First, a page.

The company, which formed at the start of the year out of the merger of PotashCorp and Agrium Inc., said it will however look at the end of the year whether it makes sense to close any of its smaller, more costly mines.
Nutrien CEO Chuck Magro said the global market for potash looks strong with robust demand, but that with more supply from competitors coming on-line this year the company will have to reassess the market as the year progresses.
The combined company is in a major efficiency push to make good on a promised $500 million in annual savings from the merger, with the company already shedding some 200 rail cars and extensive warehouse space.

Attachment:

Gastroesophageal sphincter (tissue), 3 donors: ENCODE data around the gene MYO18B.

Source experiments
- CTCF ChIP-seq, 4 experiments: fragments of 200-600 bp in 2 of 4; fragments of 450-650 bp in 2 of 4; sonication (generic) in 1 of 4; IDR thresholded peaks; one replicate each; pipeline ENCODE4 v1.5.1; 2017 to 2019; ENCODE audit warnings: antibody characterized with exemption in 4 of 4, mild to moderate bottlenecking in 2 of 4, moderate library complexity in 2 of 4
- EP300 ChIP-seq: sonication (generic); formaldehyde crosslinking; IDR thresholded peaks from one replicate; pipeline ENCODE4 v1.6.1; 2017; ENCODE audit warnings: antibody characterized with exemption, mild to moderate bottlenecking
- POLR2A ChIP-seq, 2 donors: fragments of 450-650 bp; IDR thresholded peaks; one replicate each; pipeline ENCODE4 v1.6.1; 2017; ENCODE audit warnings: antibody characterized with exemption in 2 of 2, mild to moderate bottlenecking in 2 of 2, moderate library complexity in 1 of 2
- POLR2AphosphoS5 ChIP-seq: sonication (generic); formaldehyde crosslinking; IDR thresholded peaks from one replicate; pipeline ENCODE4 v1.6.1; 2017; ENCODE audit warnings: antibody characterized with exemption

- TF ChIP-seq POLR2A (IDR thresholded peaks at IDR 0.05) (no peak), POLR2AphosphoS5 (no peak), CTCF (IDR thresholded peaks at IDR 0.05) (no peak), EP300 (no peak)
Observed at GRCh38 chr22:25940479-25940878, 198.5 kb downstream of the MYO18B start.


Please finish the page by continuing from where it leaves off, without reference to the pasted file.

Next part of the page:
Before the merger, PotashCorp had shut its New Brunswick mine and cut back production at some Saskatchewan facilities as it looked to boost production at its recently expanded and low-cost Rocanville mine.
Edward Jones analyst Dan Sherman said the company is well-placed to optimize production because it has a strong asset base, but that the whole potash market is in a wait-and-see mode as supply is set to ramp up.